Levine’s work allowed me to view African-American culture as a New World African culture that did not exist before the 18th century. This is to say those Africans kidnapped from Africa and sold into New World slavery entered the New World as indigenous Africans—Yoruba, Igbo, Mandinka, Wolof, Akan, Mende, etc. It would take time and circumstance to forge them into new peoples of African descent—Haitian, Jamaican, African American, Brazilian, etc. He writes:

Scholars must be receptive to the possibility that for Africans, as for other people, the journey to the New World did not [italics mine] inexorably sever all associations with the Old World; that with Africans, as with European and Asian immigrants, aspects of the traditional cultures and world view they came with may have continued to exist not as mere vestiges but as dynamic, living, creative parts of group life in the United States. . . . To insist that only those elements of slave culture were African which remained largely unchanged from the African past is to misinterpret the nature of culture itself.

Culture is not a fixed condition but a process: the product of interaction between the past and present. Its toughness and resiliency are determined not by a culture’s ability to withstand change, which indeed may be a sign of stagnation not life, but by its ability to react creatively and responsively to the realities of a new situation. The question . . . is not one of survivals but of transformations. We must be sensitive to the ways in which the African world view interacted with that of the Euro-American world into which it was carried and the extent to which an Afro-American perspective was created. There is no better place to search for these transformations than in the numerous folk expressions of nineteenth-century slave cosmology.16

For my creative purposes, Levine’s argument served to validate the need to define a transformed New World African Griot tradition in American terms. Redmond’s Drumvoices became my cornerstone. His work offered both confirmation, as well as much needed affirmation that I was, indeed, on the right track. He provided vital connections: “before discussing the origins of black expression, we should note the role of griots.—or story tellers—in preindustrial African societies. The black poet, as creator and chronicler, evolves from these artisans—human oral recorders of family and national lore. Trained to recite—without flaw—the genealogies, eulogies, victories and calamities of the folk, griots (like lead singers of spirituals) had to spice their narration with drama and excitement. Few Black American youngsters grew up (even in recent times) without guidance from a sort of griot (uncle, grandmother, big brother, sister, mother, hustler, father, preacher, etc.).17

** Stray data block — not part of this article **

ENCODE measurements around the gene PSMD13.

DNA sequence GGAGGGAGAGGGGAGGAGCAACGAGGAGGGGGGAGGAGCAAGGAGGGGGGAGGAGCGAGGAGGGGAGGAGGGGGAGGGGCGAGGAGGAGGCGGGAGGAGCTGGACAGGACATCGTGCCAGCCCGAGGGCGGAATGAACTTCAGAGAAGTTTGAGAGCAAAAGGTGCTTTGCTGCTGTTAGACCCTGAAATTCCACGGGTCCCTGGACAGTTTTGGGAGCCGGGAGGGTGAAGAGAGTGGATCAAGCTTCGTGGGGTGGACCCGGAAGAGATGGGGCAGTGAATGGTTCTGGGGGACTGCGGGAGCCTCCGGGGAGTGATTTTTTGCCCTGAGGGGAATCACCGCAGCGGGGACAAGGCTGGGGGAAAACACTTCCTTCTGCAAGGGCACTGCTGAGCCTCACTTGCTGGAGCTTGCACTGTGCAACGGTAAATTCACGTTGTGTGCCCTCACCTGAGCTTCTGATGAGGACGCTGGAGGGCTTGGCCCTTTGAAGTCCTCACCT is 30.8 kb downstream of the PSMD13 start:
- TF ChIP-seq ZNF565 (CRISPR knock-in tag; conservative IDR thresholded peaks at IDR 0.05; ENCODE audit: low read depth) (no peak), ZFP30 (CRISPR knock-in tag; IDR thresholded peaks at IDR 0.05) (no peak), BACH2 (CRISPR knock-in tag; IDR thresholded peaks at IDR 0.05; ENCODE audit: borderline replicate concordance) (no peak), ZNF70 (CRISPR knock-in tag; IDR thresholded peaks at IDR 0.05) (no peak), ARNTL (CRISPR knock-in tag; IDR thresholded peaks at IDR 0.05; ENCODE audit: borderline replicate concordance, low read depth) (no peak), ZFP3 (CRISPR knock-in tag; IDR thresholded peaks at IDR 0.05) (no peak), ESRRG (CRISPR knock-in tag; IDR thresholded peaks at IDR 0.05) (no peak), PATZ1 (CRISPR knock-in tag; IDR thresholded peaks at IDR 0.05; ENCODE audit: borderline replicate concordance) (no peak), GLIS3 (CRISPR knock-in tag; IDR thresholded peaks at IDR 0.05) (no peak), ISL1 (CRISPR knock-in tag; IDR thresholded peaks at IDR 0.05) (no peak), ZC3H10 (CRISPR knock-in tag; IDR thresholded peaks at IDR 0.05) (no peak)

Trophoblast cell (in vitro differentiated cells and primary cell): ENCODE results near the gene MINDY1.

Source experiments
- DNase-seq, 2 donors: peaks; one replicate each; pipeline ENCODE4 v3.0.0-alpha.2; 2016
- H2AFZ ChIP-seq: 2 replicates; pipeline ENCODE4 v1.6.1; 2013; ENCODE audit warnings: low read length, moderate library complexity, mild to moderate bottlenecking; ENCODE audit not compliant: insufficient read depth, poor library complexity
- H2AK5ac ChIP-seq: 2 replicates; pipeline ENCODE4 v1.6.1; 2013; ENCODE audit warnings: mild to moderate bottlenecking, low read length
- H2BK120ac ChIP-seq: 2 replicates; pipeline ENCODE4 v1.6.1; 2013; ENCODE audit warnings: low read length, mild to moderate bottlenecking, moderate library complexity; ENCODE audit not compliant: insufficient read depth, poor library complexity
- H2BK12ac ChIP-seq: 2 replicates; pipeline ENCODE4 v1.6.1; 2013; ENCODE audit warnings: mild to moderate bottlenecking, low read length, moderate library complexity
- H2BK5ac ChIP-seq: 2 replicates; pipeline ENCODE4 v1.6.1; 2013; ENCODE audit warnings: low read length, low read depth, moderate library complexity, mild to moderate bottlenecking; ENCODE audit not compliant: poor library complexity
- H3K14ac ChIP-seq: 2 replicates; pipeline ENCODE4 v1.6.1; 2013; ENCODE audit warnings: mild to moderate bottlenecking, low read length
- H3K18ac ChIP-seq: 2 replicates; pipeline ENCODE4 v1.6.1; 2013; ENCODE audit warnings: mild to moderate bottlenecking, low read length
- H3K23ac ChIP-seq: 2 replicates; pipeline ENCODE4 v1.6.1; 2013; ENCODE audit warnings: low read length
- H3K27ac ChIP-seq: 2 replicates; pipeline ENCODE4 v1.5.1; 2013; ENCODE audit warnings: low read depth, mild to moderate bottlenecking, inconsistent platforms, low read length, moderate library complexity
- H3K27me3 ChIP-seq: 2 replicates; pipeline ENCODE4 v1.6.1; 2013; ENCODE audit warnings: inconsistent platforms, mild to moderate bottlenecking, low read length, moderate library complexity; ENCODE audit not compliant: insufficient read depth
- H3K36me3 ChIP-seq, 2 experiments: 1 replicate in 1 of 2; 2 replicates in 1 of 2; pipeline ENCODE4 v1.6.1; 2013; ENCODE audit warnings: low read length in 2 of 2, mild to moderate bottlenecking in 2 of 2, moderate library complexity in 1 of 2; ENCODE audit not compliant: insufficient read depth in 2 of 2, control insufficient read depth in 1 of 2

Drumvoices discussed the African griot tradition in recognizable terms that I could actually see operating in my life. In other words, I was able to recognize the degree to which elements of the griot already existed in the African-American lifestyle. Redmond elaborated even further:

The job of the griot in ancient African societies was so important that an error could cost him his life. The griot began at a very early age to master his technique and information. Like the master drummer, he understudied an elder statesman of the trade. His training demanded a certain psychological adjustment to the significance of his job—which was to contain (and give advice on) the cultural “heirlooms” of the community . . . this “factual” information was ritualized into a lore, mythology, cosmology and legend; it became a part of the vast web of racial consciousness and memory. . . . Clearly, then, the myth- and legend-building black poet has a past into which to dip and a future to project and protect. . . . So it follows that the poet—griot—is not some haphazardly arrived at hipster or slick-talker simply mouthing tired old phrases. To the Black American griot-singer-poet the job of unraveling the complex network of his past and present-future worlds is a painful but rewarding labor of love.18

Reading Drumvoices  gave me specific guidelines to follow. It provided both clarity of vision and singularity of purpose. It allowed me to appreciate the people I was studying under as an undergraduate student engaged in a truly African centered course of study.

It would be my exposure to Black Arts Movement ideas in the work of Hoyt Fuller, Larry Neal, and others that would ultimately crystallize my views. In this regard, Addison Gayle, Jr.’s anthology The Black Aesthetic remains seminal. More significantly, I will always remember my first encounter hearing Gwendolyn Brooks ‘read’ her poetry. . . . Miss Brooks was the featured poet at the Tenth Anniversary Celebration of Dudley Randall’s Broadside Press. Her artistry mesmerized me. She leaped beyond the confining boundaries of a mere reading. I can now say she played her “axe” the same way Thelonius Monk played his piano—all herky jerky motion and syncopating, unusual rhymes and rhythms. After hearing Sonia Sanchez, Haki Madhubuti and Etheridge Knight, I literally became drunk on Black poets song-chanting their own words. I had been thrown into new space; somewhere in between ordinary speech and talking in tongues.19 Meeting the poet Lance Jeffers at a Howard Black Writers conference provided me with an elder kindred spirit. Being exposed to the recordings of The Last Poets, Jayne Cortez and Gil Scott-Heron would give me the final pieces to complete my aesthetic puzzle.